Another technology which should be considered on assets where early failure detection is especially important, is that of ultrasonic analysis. This technology can be used to detect sound abnormalities in electrical systems (eg corona, tracking, arcing); mechanical systems (eg drive belts, couplings, bearings) and tightness integrity (eg marine, chemical, medical).
Condition monitoring allows us to detect potential failures across all systems well in advance, allowing for proper planning, thereby improving the reliability of a mine and improving safety for the workforce. Simply put – condition monitoring allows us to increase uptime and decrease downtime.
Condition-based maintenance is applied when the deterioration in asset health or performance is detectable, or there is adequate warning time to react. (PF interval is large enough, HSSE issues are addressed and it is cost-effective).
Condition monitoring provides an accurate asset health diagnosis, which leads to preventive actions being taken as soon as potential failure is detected.
There is no equivalent to the P-F curve and for this reason performance is often overlooked. The consequences of unacceptable performance over the long term can be more costly than functional failure, which is quickly rectified.
Whilst these technologies can be readily implemented, there are hurdles to overcome. In this industry one of the biggest obstacles which we face today is the lack of training. Condition monitoring consultant Tom Dalton asserts this with the statement that: “There is lack of knowledge – people don’t understand the technology or they feel the technology is too expensive. Avoidance of proper succession planning also plays a role where the technology knowledge lies with only one person in the organisation. Organisations need to ensure that sufficient resources are trained in the technology.”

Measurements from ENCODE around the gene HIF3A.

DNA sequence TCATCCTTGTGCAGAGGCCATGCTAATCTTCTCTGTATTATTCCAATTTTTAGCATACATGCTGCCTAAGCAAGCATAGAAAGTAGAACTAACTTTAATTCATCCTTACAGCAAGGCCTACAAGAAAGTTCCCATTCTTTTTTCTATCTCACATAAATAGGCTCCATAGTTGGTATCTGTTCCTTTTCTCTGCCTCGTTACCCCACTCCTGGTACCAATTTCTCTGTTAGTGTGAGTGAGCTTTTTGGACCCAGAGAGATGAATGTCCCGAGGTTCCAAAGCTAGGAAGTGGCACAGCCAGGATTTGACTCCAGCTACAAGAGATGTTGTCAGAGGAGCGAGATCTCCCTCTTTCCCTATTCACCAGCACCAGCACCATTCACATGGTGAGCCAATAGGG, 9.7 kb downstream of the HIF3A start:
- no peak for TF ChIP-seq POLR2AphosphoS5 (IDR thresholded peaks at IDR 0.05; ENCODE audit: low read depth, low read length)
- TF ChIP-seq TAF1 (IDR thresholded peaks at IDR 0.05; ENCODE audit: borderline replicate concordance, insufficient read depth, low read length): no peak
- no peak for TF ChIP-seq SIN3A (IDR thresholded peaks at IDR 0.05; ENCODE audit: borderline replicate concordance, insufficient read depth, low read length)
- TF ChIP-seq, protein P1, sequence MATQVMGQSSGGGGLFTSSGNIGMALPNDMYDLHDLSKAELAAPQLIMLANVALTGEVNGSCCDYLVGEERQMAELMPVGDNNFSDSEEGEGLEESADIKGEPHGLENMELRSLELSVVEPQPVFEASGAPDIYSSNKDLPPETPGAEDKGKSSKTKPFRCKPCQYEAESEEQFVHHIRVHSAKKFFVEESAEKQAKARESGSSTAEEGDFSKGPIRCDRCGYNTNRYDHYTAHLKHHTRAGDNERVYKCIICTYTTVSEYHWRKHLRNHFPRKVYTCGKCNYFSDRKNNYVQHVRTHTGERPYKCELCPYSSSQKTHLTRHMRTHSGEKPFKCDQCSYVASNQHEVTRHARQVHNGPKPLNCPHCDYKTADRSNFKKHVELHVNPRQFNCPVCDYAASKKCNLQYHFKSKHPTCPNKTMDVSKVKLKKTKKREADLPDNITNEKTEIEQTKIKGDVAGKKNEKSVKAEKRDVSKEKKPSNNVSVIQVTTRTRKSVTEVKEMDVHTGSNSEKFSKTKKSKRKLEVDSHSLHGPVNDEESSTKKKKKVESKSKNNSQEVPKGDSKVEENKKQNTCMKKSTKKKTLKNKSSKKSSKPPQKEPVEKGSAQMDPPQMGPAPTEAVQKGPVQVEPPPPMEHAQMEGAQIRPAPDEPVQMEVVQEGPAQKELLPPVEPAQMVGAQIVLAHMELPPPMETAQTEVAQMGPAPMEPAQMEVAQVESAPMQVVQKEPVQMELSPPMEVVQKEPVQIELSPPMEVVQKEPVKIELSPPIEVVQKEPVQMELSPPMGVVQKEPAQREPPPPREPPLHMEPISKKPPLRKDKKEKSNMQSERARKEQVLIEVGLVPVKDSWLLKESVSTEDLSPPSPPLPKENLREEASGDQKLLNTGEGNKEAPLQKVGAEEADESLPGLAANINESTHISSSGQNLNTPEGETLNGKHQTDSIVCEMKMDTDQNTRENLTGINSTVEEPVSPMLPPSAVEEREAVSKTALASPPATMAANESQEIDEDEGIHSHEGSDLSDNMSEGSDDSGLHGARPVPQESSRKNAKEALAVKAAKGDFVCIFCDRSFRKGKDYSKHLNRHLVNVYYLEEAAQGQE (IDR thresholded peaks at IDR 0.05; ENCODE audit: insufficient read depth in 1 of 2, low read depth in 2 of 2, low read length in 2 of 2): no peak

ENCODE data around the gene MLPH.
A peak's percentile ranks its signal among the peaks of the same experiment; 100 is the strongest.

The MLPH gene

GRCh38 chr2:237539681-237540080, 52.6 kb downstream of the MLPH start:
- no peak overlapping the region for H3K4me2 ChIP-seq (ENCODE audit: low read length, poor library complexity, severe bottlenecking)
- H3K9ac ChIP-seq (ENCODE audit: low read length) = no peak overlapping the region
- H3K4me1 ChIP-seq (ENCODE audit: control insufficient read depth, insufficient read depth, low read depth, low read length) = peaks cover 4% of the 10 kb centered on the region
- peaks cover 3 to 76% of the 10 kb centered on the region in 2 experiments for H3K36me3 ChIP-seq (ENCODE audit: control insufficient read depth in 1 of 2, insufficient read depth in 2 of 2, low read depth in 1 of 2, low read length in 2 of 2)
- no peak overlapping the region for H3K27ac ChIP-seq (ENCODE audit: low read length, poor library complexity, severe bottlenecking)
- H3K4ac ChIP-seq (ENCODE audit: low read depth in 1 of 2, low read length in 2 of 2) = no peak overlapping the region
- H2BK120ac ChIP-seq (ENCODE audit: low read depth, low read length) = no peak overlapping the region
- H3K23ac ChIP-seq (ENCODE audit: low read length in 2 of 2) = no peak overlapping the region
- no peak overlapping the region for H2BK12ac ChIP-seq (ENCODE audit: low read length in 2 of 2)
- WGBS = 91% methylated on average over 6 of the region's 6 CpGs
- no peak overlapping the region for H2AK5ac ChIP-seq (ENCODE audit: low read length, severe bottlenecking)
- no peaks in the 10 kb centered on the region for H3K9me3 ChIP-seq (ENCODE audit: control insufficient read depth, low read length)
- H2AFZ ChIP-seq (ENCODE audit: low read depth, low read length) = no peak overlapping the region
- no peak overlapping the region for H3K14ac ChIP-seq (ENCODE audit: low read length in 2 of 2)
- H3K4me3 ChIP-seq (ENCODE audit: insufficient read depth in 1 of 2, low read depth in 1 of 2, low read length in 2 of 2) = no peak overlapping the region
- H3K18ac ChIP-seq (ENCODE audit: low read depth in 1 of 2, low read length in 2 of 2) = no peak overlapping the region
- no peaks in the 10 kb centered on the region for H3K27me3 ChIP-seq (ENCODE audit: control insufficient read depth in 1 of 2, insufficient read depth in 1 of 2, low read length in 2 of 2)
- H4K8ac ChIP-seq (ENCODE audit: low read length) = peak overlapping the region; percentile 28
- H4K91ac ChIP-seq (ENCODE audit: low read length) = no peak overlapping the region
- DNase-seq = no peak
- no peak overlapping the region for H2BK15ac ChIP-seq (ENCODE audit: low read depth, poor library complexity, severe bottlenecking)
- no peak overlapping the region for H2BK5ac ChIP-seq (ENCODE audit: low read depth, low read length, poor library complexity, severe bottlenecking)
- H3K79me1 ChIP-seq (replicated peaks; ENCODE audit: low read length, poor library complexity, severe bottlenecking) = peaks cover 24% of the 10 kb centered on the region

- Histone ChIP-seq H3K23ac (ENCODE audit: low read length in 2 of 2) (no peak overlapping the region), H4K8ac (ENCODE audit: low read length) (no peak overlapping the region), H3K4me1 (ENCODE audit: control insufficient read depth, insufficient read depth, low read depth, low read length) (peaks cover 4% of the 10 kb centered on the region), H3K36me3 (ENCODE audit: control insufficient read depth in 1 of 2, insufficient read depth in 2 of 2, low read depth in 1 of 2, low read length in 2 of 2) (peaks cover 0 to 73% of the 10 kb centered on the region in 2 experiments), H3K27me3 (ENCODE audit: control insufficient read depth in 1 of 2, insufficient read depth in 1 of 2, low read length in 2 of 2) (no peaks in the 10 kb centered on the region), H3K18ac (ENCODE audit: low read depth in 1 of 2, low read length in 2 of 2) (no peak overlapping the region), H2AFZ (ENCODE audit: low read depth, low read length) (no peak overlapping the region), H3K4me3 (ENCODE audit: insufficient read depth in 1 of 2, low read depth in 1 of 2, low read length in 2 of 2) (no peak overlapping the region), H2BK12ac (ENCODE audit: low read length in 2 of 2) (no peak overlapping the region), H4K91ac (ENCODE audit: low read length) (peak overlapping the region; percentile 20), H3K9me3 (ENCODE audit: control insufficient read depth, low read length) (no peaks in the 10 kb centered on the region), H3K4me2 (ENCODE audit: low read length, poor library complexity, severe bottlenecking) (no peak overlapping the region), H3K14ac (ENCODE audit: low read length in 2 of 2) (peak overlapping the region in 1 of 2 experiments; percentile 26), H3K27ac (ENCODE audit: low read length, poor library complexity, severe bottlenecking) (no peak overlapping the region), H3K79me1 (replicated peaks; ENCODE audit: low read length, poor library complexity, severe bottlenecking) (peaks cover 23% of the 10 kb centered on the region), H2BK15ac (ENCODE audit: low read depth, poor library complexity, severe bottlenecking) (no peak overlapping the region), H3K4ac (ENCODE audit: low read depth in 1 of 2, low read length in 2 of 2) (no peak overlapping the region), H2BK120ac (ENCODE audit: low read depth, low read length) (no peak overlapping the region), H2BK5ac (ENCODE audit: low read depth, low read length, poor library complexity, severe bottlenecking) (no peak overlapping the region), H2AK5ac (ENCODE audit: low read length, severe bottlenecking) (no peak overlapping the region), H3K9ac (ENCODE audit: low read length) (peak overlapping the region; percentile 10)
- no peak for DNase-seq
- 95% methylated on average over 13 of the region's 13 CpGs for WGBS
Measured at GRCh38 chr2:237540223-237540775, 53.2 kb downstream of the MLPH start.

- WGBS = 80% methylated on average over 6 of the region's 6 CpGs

A further observance is that an organisation may have implemented the appropriate condition monitoring technologies, but fail to react on the information it provides. Essentially, it all comes down to trained and skilled resources implementing effective of condition monitoring in the system.
With all of these factors to consider – how do we move to the forefront of industry, ensure workforce safety and from a global standpoint, remain competitive?
The advent of IIoT is upon us and to remain relevant in this arena we need to consider migrating our condition monitoring technologies to being intime, to remain relevant in this highly competitive global market. We cannot underestimate and consider the impact of what intime condition monitoring can bring to the ROI of our plant, as well as improved workforce efficiency and safety.
“We have to look at the optimal state we want our plant to be in – you need to determine your plant’s strategic path,” says conditioning monitoring consultant Tom Dalton. “Our reliability engineers are best equipped to determine the most cost-effective savings – yes – some may take years to realise – but we need to consider the that condition monitoring today is about extracting value, the role of technology and the integration with asset management. They are key to a sustainable benefit for the ROI of your plant and your workforce safety. These are the factors we need to consider in condition monitoring today.”
Statistics referenced/cited in the article
 The South African mining sector – Wits University
 South Africa: Mining industry fatalities 2020 | Statista